3

It would have been a few weeks later while sitting in the Cappuccino drinking an Earl Grey tea, that I noticed coming in the woman and the bearded man. She looked as spruce as on the two previous occasions; he was unkempt and muddy. His rucksack was spattered with what looked like mud from a dirt track, and his hair was knotted and caked. The beard was speckled with grey hairs and a few streaks could be found in his hair too. She was wearing a bottle green skirt with matching jacket, and a white blouse. Her hair looked freshly cut, and the corn blonde colour perhaps suggested it was lightly dyed. As they talked they looked as though they hadn't seen each other for a while; the woman kept grasping the man's hand, putting a hand on his knee, even playing a little with the man's hair.

After reading through the Saturday papers I saw that my notebook wasn't in my bag; that I'd left it in my pannier. The man and the woman were sitting by the window at what wasn't so much a table but an old work bench, the sort you find in woodwork classes, complete with a vice. As I passed he had put his finger into the vice and was tightening it while she was trying to persuade him to take it out. He was obviously mad, I thought, but when looking directly at his face when I came back into the cafe I couldn't help noticing immense health: his eyes were hazel and flashed light as he flicked them in one direction or another, his skin smoothly olive and his hair more shiny than greasy. His clothes looked unwashed, and his left boot, I had earlier noticed, had a gaping hole that made it look as if it were yapping away as he played with his toes in it.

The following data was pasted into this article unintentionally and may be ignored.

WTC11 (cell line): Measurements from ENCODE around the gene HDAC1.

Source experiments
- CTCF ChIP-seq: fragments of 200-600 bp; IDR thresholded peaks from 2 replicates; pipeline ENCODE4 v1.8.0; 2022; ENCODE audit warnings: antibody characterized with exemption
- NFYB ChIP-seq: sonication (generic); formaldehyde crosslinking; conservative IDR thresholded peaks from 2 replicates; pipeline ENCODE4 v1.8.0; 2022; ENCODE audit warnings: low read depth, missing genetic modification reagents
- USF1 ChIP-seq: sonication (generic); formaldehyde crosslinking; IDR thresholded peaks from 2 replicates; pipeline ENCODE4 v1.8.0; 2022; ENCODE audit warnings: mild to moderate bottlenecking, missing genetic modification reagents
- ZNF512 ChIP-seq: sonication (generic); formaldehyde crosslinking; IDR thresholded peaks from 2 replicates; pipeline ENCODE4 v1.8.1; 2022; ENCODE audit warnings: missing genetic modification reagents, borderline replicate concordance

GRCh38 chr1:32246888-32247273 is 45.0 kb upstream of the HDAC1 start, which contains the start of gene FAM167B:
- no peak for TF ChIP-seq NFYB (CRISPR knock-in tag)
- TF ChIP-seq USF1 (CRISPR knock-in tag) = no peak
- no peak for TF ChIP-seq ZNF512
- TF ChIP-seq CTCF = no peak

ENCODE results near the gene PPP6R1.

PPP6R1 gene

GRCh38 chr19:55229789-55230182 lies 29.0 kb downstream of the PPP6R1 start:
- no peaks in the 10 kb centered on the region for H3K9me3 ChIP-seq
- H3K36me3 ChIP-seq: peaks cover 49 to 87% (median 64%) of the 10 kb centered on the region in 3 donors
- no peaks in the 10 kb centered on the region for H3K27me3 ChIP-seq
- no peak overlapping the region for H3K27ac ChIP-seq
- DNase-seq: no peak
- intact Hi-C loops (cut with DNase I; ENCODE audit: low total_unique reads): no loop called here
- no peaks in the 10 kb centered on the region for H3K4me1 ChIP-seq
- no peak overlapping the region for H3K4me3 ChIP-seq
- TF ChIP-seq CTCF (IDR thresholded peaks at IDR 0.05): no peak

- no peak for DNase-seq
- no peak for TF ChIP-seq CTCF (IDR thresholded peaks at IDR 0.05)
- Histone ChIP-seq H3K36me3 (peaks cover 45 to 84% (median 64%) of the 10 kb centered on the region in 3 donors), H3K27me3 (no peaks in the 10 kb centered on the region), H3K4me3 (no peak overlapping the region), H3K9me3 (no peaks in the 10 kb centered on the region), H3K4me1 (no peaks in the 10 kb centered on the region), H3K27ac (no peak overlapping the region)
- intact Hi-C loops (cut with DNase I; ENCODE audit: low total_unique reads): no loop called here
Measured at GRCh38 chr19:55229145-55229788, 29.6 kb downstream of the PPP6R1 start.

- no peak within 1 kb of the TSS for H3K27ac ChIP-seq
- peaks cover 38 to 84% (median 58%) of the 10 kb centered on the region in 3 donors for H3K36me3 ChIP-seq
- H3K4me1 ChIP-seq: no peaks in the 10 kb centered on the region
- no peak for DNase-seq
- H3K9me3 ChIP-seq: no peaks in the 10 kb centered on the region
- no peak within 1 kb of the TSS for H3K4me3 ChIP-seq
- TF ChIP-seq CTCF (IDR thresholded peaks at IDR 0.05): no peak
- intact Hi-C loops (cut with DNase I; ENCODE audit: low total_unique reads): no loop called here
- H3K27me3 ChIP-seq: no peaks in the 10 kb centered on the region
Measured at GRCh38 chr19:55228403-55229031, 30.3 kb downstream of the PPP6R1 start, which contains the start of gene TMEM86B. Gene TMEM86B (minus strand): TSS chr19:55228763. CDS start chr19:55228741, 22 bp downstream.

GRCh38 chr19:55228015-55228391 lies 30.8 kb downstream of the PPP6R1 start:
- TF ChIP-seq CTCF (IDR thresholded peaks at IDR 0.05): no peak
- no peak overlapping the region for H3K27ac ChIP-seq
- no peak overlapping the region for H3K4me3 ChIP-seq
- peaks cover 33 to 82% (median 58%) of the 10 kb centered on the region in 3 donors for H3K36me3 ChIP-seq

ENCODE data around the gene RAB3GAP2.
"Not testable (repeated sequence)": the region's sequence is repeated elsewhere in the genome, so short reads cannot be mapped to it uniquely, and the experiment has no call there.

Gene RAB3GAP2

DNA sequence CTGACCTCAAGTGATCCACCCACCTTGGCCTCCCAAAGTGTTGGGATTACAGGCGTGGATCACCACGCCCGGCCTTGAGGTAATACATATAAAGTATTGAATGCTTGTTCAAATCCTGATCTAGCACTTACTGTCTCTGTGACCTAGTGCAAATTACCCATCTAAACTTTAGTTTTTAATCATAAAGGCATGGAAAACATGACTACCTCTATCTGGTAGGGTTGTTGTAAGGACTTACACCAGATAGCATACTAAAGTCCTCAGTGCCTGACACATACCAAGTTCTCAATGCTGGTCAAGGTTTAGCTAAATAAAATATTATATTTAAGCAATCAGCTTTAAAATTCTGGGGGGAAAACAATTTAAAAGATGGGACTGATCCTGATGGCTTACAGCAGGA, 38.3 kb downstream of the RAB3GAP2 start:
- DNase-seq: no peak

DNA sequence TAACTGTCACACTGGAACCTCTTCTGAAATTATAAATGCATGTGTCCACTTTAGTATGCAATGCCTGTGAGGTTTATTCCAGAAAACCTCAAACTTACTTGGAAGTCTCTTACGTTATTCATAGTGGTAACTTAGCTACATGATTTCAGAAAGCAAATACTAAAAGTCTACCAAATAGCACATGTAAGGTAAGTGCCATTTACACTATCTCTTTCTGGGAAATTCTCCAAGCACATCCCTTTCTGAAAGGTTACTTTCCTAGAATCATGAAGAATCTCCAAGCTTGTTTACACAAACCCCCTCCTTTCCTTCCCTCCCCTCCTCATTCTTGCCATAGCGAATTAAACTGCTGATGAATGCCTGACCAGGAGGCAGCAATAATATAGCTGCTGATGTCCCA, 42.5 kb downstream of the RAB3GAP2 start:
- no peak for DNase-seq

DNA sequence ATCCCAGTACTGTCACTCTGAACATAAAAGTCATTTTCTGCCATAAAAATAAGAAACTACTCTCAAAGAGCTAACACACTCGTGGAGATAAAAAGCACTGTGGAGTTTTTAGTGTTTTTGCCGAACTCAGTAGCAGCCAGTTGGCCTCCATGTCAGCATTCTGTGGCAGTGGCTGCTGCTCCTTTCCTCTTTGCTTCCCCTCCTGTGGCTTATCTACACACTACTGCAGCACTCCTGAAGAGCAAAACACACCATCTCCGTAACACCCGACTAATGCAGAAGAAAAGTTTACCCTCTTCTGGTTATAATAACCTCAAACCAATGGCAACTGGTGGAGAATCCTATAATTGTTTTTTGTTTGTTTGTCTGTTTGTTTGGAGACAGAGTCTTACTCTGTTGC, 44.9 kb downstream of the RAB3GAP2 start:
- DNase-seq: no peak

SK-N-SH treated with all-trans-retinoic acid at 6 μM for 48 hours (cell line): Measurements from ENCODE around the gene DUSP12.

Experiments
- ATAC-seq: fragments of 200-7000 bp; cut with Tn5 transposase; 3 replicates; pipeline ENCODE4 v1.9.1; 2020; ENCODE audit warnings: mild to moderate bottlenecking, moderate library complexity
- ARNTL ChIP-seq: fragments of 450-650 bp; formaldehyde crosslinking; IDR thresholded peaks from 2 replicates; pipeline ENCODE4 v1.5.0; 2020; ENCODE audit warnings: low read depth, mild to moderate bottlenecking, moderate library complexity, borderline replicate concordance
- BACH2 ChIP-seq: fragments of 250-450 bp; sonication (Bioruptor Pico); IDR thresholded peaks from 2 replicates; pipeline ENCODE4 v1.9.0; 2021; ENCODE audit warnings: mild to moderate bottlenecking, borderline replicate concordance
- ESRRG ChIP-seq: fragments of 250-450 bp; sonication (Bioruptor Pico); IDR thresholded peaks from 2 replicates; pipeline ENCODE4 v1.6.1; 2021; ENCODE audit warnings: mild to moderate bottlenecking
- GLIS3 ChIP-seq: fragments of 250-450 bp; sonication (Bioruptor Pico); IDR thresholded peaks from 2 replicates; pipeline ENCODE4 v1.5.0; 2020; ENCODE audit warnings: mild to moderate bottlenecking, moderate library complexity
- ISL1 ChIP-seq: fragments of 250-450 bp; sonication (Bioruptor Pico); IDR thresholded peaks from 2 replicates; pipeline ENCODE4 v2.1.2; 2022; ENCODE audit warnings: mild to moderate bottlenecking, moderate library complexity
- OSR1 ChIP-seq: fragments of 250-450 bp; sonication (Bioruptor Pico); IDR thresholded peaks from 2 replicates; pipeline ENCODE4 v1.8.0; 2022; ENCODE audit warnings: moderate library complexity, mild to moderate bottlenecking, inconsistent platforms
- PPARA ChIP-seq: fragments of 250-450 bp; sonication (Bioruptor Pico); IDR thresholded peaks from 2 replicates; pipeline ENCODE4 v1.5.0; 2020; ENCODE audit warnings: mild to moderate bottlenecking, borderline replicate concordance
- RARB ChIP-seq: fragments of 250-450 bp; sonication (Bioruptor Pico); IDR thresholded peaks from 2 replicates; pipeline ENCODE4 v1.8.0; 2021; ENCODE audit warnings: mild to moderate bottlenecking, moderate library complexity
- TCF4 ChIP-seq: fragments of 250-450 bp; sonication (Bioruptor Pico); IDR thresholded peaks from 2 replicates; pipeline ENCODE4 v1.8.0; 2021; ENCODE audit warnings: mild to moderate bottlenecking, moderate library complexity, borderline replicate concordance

They left after about an hour and a half. I stayed a while longer, and when the lunchtime staff arrived and the manager made himself an espresso, grabbed a paper and sat at the table next to me, I asked him if he knew the odd couple who had recently left. He did indeed, and if he weren't so busy he'd be happy to tell me about them. I'd known Robin ever since coming into the Cappuccino around seven years earlier, and while I had never once met him outside the cafe for a drink, on a quiet afternoon we would sometimes chat as he told me about his customers. One of the main reasons to open a cafe he believed was so that you could observe your clientele. It was like TV but where the customers came and went rather than you having to switch channels. On one of those occasions, (of course), he had told me about the average life expectancy of a homeless person.

4